KISD budget outlook improves

Posted Monday, Apr. 22, 2013  comments  Print Reprints
A

Have more to add? News tip? Tell us

Keller district officials are somewhat optimistic about getting a little more money from the state next year, based on recent news from the Texas Legislature.

At the April 18 board meeting, administrators discussed a slightly rosier outlook for the 2013-14 budget year than the past two cycles.

After the state’s economy forced $4 billion in cuts from education, district officials had to slash about $25 million from last year’s and this year’s budgets.

Moak, Casey & Associates, an Austin consulting firm that specializes in Texas school finance issues, projects that Keller will receive an additional $8 million for 2013-14 and $11.5 million for 2014-15, based on current legislative plans.

Officials cautioned that the windfall has not yet been approved.

“The dollars are not set in stone. The restoration of money is still strongly in question and could still change,” said Superintendent Randy Reid.

Administrators told trustees that they want to wait a while before developing next year’s spending plan, so the amounts are more reliable.

Trustees must approve the next budget and tax rate by Aug. 1.

Reid said that legislators are looking at giving more additional funds to districts like Keller that receive less per student than many of the surrounding districts.

Deputy Superintendent Mark Youngs said the equity adjustments could be prompted by the lawsuit brought by the majority of districts in the state in protest of the current formula for funding education.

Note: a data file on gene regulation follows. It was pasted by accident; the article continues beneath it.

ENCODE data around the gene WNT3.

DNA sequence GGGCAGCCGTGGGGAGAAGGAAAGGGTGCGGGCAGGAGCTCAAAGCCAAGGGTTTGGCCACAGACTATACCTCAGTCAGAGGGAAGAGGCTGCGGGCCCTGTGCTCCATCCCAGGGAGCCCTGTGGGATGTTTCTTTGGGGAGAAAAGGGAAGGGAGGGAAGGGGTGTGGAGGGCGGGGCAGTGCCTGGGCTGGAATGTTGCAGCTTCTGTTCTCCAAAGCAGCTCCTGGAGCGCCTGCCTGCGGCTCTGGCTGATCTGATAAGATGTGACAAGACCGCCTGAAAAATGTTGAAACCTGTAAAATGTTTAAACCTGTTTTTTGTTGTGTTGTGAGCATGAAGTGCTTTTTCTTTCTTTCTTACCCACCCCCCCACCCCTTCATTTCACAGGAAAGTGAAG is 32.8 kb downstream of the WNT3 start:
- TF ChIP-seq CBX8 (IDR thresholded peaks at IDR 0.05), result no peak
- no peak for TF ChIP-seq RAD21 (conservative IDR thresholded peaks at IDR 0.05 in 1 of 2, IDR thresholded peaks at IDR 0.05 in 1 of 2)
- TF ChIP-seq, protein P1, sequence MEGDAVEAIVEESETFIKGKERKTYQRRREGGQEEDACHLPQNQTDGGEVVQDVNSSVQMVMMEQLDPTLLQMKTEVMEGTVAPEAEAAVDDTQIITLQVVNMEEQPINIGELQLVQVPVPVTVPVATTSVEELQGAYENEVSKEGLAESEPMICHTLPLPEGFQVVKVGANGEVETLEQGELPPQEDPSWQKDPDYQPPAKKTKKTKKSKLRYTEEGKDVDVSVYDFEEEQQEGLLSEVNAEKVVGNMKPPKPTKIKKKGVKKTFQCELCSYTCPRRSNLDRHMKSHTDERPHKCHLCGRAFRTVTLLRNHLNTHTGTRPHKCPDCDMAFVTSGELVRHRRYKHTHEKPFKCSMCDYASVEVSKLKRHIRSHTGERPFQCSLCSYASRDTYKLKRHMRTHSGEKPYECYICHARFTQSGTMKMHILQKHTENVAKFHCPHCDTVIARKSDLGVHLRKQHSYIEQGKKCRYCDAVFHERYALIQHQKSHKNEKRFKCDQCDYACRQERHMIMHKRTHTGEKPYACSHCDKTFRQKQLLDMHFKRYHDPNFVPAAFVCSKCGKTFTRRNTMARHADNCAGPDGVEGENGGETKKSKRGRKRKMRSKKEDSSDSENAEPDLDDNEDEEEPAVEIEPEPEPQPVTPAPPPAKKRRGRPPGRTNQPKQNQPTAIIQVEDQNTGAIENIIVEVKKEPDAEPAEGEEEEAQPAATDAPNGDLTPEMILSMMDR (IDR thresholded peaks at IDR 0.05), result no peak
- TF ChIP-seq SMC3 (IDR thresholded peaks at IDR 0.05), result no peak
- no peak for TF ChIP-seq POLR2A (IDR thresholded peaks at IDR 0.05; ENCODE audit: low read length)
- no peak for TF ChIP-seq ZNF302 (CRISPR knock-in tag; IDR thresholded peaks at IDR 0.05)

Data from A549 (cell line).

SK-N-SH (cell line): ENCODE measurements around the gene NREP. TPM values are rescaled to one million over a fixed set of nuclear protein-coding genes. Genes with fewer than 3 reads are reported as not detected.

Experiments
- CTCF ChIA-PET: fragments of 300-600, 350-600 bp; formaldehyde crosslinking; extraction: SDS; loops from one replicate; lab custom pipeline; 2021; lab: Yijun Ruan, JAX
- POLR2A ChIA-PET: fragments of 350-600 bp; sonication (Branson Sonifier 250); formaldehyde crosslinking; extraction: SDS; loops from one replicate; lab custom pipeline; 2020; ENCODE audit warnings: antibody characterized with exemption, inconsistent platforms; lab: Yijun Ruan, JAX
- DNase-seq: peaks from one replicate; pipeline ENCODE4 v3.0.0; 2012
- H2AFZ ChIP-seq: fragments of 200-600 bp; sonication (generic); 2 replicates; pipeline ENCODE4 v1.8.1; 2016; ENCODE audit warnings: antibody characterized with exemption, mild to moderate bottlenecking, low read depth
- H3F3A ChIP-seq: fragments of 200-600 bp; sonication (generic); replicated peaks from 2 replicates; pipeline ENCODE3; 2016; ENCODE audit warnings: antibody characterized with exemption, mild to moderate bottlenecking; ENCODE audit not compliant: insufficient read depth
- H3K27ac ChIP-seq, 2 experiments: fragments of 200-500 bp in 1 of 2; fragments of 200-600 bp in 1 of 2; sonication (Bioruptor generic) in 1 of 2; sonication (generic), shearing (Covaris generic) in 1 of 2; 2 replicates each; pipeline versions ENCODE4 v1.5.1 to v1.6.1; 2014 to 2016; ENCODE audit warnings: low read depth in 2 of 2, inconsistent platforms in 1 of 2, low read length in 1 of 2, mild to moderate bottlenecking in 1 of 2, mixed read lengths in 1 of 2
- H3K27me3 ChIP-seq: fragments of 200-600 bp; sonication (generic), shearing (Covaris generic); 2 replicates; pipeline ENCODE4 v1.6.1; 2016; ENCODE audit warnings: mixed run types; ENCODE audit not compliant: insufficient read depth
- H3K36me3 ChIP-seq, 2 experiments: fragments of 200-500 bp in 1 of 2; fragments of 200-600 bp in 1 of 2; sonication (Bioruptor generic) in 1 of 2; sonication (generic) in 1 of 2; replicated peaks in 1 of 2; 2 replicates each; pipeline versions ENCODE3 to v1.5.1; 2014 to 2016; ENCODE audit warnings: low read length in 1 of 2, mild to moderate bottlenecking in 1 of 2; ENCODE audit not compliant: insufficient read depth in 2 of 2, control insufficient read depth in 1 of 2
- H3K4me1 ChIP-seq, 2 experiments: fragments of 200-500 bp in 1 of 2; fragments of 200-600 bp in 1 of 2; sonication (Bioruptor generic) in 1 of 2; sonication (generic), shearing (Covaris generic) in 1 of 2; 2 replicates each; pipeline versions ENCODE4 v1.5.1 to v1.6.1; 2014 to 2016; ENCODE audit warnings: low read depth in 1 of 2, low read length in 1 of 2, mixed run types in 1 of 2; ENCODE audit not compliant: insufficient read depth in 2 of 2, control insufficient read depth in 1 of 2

A few months ago, a state court ruled the system inadequate, inequitable and unconstitutional. The ruling is under appeal but will likely be upheld by the Texas Supreme Court. The state lost a similar lawsuit in 2006.

Youngs said that about $10 million of the current $12 million deficit is for expenses that will recur next year.

Officials also are looking at another $9 million in additional budget considerations.

Items under consideration include modest reductions in class sizes, technology upgrades for aging computers, restoration of some funds for athletics and fine arts and adding back some curriculum department and operations staff positions.

If Keller receives the additional money from the state, the deficit would remain at about $11 million.

The district has money available in savings, or fund balance, which is currently at $83 million.

Several years ago, trustees approved a policy to keep about 20 percent of the operating budget in savings, or about $42 million on a $212 spending plan.

Next month, the district will convene a citizens budget committee to serve in an advisory role in developing next year’s budget.

The 26-member group includes nine parents, ten principals, five staff members and two trustees.

Sandra Engelland, 817-431-2231 Twitter: @SandraEngelland

Looking for comments?

We welcome your comments on this story, but please be civil. Do not use profanity, hate speech, threats, personal abuse, images, internet links or any device to draw undue attention. Our policy requires those wishing to post here to use their real identity.

Our commenting policy | Facebook commenting FAQ | Why Facebook?